DENVER — Proposition 111, which passed in Colorado during the 2018 midterm election, caps interest rates from Payday lenders at 36 percent.
Currently the average payday lending loan in Colorado has an interest rate in Colorado of 129%.
Proposition 111, which passed last week and caps interest rates at 36 percent for payday lenders, already closing down some shops. Owner of this one tells me new law just wouldnt make the loan risk worth it. #copolitics #kdvr pic.twitter.com/2MCargmbKM
— Joe St. George (@JoeStGeorge) November 16, 2018
The measure is already forcing some businesses to close.
Payday Loans in Aurora, which has been in business for 25 years, announced they will be closing. The owner told FOX1 off camera the risk to loan money to risky borrowers is no longer worth it.
Supporters of Proposition 111 remain grateful voters overwhelming passed the measure. The campaign’s goal was to limit these businesses — calling them “predatory.”
“It takes effect on February 1st of next year,” Corinne Fowler, campaign manager for Proposition 111, said.
“Most likely some will close,” Fowler added.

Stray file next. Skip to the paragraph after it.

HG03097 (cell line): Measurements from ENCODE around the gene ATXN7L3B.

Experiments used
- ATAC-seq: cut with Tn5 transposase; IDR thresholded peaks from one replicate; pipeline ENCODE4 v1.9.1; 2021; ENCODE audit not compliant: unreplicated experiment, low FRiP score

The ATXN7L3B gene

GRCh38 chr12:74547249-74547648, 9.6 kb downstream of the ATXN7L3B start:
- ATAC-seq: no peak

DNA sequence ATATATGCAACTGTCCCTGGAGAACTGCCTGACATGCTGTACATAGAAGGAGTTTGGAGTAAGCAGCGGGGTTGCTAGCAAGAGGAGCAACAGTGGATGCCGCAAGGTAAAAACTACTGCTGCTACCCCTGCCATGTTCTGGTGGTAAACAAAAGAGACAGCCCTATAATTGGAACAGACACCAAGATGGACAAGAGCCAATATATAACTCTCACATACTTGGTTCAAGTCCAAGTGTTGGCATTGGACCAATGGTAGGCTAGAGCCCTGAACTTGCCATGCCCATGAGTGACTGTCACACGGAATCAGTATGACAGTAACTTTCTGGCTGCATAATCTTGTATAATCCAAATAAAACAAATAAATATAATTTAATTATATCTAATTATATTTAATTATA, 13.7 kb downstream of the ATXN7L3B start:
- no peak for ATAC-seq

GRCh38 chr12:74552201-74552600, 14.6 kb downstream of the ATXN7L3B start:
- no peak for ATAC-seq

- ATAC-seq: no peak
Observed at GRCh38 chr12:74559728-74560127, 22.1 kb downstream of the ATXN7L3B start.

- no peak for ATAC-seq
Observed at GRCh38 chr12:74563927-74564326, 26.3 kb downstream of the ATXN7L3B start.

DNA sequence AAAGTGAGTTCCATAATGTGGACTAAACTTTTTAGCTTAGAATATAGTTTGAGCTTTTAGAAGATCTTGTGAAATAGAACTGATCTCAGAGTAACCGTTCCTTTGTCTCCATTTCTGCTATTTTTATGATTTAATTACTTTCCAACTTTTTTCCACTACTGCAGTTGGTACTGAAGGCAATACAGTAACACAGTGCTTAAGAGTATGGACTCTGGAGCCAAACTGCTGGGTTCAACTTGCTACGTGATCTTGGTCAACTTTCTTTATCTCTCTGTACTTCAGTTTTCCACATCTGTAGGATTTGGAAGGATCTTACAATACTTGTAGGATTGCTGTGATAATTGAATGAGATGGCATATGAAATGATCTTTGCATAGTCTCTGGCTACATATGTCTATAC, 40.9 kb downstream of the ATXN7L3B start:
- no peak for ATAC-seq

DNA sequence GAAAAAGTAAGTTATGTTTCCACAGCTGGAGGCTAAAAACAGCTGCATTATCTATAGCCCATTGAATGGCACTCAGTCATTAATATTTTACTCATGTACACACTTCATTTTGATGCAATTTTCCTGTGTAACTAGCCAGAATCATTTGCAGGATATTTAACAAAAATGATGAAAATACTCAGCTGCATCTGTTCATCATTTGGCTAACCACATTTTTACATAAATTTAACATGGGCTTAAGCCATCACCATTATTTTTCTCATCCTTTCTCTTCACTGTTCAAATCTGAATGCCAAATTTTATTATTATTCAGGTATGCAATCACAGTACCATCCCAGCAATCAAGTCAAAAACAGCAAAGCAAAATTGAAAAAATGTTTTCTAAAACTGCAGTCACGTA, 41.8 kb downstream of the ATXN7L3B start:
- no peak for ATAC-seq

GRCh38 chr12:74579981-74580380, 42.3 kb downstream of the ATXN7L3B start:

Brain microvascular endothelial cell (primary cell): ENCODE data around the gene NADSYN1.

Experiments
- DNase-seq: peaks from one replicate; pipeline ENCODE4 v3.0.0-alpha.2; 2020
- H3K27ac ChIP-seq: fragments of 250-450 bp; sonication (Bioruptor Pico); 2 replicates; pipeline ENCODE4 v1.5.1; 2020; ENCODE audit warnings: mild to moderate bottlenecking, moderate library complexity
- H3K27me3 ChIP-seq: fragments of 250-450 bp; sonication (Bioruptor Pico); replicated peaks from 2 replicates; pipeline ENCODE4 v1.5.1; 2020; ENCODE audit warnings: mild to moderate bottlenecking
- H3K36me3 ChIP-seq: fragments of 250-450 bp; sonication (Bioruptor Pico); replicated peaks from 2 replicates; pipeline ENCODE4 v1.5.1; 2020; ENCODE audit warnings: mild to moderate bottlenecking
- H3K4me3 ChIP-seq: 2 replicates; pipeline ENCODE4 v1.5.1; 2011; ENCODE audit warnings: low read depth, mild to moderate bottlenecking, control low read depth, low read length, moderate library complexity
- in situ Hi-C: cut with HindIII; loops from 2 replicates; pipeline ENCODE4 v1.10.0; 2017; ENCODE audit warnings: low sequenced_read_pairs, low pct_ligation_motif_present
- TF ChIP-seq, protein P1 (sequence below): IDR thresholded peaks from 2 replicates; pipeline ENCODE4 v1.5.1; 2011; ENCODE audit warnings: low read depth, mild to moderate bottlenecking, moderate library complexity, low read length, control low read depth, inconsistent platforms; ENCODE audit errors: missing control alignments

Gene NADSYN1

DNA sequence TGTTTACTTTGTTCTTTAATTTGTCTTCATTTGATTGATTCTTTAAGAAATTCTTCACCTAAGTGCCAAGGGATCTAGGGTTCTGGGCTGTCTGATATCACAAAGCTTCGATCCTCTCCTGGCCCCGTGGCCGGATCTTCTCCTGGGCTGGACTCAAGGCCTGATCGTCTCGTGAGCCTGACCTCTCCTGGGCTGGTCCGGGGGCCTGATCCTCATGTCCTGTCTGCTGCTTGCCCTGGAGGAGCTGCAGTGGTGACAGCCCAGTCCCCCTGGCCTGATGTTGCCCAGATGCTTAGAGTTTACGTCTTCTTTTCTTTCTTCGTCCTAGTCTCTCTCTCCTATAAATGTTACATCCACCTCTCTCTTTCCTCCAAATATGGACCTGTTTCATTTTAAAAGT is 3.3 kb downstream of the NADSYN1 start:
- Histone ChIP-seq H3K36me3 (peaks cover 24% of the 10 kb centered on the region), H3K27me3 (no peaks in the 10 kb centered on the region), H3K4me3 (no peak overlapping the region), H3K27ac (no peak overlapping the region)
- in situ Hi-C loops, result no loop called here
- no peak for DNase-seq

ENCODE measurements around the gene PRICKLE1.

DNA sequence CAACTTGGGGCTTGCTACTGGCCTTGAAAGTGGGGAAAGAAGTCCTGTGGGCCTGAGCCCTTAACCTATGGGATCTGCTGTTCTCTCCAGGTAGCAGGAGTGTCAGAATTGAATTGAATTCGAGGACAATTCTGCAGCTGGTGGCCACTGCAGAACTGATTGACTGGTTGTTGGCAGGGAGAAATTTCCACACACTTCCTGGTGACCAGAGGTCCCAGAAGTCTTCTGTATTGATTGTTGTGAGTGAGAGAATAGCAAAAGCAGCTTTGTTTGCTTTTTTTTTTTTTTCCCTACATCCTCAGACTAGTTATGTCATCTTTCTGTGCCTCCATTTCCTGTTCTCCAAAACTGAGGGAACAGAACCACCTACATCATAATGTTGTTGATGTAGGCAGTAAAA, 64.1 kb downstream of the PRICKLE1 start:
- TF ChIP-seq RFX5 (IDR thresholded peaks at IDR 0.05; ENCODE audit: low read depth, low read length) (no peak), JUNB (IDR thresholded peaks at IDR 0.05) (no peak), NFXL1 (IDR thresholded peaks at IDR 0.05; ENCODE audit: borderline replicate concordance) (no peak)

The market for payday lending will not go away however.
Traditional banks are not subject to these regulations because they are regulated by the Federal Government. FOX31 has learned those banks are exploring possible short term loans to fill the void in the market.
Dez, a customer of Payday Loans, says she needs the financial option to help pay bills during months she is struggling.
“It’s just to get through the pay week and stuff,” Dez said.
“Even though it`s not the best thing to do all the time but for that moment it`s helpful,” Dez added.
Kym Ray disagrees.
Ray was a victim of loans and says it resulted in hundreds of dollars in unneccesary costs and fees — on a small $300 loan.
“They are loan sharks — it’s awful,” Ray said.